An Essay by Mia from Butte County
We gathered in the living room. The August weather still insisted on being warm. It was bearable, unlike the excruciating summers, but it wasn’t the most ideal. Your skin became sticky after a bit in the sun’s warm rays and left you feeling in need of a cold shower or quick swim in the creek. My mother sat next to me, my middle brother next to her. My oldest brother and father were seated in comfortable chairs across from us. Those chairs were worn, but that’s what made them so wonderful. So many people I love have sat in those chairs. I feel like I’m sitting on history every time I get the pleasure of sitting on them.
My mother didn’t waste time to explain. “So Pa’s still in the hospital. We thought he would be home by now, but the doctors need him to stay there.” Pa is what we called my Grandpa. My oldest brother, Mason, couldn’t say “Grandpa” when he was young, but his little lips could muster “Pa.” So that’s what he was. He was Pa.
My mother looked all of us in the eye. She always did have such a beautiful gaze. It was strong and determined, but it was clothed in sweet kindness and empathy. “He’s sick.” Her bluebell eyes started to cloud as she choked out her words. “And”¦ he’s not going to get better.”
My mother had dropped the bomb. Though that phrase seems inappropriate to associate with this certain news, it is the only way I can attempt to describe it. It felt like a bomb. Because I felt nothing. It’s not that I felt the same after she told us, I felt different. It’s just, I felt nothing. Nothing at all. And then, I felt the blast. My heart crumbled, and my vision was severed. I couldn’t see because all I saw were tears. And I saw him. I saw him telling us stories, far past a bedtime my mother would have deemed acceptable, stories he made up as he went. Tales of sasquatches in the forest with families and drama more endearing than Friends. Asking us questions about the names for his characters or what they should have for dinner. Sometimes he fell asleep and so we would shake him, willing him to finish the story. Or at least the chapter. I saw him snorkeling in the lake, with his circle waist life jacket and my brothers grabbing on and being dragged alongside him as they all searched for something other than little minnows and crawdads. I saw him covering my eyes with his strong, gentle hands and dropping a pink and purple unicorn pillow pet on my lap, the day I stayed home sick from school at their house. I didn’t see him calling me Lisa (my mom’s name) and I didn’t see how my Grandma wouldn’t tell him when it was her birthday or their anniversary, because she knew it would make him feel bad for forgetting. Because even when he was sick with Alzheimer’s, he was still the most patient and generous person I have ever met. In those moments, after the bomb, all I saw was the times I chose to remember him by.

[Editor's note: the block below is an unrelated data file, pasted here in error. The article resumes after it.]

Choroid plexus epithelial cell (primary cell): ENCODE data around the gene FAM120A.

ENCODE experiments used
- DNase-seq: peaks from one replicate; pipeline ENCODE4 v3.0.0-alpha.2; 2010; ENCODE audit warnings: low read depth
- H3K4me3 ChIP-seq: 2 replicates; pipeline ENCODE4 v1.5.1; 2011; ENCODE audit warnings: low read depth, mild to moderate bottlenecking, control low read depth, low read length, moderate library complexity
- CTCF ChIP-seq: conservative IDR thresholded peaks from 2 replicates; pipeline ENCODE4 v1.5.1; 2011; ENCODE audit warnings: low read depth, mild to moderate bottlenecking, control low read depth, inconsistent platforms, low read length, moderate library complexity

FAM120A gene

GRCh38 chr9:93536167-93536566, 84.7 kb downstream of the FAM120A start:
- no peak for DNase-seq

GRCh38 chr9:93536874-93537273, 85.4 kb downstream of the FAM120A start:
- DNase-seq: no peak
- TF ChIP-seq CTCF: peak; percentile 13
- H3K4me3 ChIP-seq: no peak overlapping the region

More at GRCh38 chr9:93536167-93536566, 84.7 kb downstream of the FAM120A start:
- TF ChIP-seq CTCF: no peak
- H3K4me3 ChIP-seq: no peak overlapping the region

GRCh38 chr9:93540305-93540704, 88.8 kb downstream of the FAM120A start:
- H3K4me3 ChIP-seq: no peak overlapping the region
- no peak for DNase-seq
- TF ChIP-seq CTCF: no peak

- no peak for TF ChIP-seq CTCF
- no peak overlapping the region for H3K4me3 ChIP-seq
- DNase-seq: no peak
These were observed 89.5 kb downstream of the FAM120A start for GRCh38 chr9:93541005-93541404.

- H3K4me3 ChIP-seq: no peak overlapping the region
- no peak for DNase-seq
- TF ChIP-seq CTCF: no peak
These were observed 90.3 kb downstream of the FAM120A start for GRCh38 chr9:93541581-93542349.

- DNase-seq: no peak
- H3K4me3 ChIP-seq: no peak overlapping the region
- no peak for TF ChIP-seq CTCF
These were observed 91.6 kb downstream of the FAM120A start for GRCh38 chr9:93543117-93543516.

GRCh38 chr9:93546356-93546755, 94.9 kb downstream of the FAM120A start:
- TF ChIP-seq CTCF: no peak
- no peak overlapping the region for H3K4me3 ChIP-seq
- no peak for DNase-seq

I was reminded of a prevalent truth in those moments after the bomb. That there are two types of pain. Physical pain, like broken bones and scraped knees. That kind of pain is easiest to see, or at the very least detect. It can be patched and mended, and with a little rest and faith in your body, you can be out playing again quickly. And then there is a deeper rooting kind of hurt. The bruises that aren’t black and blue, the kinds of affliction that can be concealed to the untamed eyes of passing civilians on the street. This is the kind of pain that is only in your head and heart, but it can make you feel physically sick depending on the depth of the wounds. It’s the kind of pain that hides when your friends are around, but as soon as your bedroom door closes, it tears your heart right down the middle and then jams its thick, grimy fingers right into the center of the gash and pushes deeper than you thought they could. It hurt more than I thought it would. Because I knew it was gonna happen, eventually. Maybe not the way it did, or as soon, but I knew that one day I would face those grimy fingers. Is it too naive to say that I expected a scraped knee but in turn, my leg was severed?
After she told us the news, we went to the hospital. As we were leaving our house, I looked up at my brother’s teary eyes. I didn’t remember if I had ever even seen him cry before. We looked at each other for a few moments. Then I hugged him, and he hugged me. I felt his tears embed themselves into my tank top. We cried. We cried for Pa, and we cried for time. The lack of time. The overwhelming force of time. Time is the death of us.
He died later that day. I got to see him before he went. His labored breathing, his warm hands. I held his hand.
We went home for dinner after a few hours in his room. Just as we got home, my mom got a call. My uncle, Grandma, and mom rushed to the hospital. He waited for my Grandma, his wife, the love of his life, to be in the room before he decided it was time.
I knew it would happen eventually. That’s how life works. It’s the cycle of life. But that doesn’t make it any less sad. It doesn’t make the grimy fingers go away. You can not prepare for them. We all must face them eventually, we all must face time.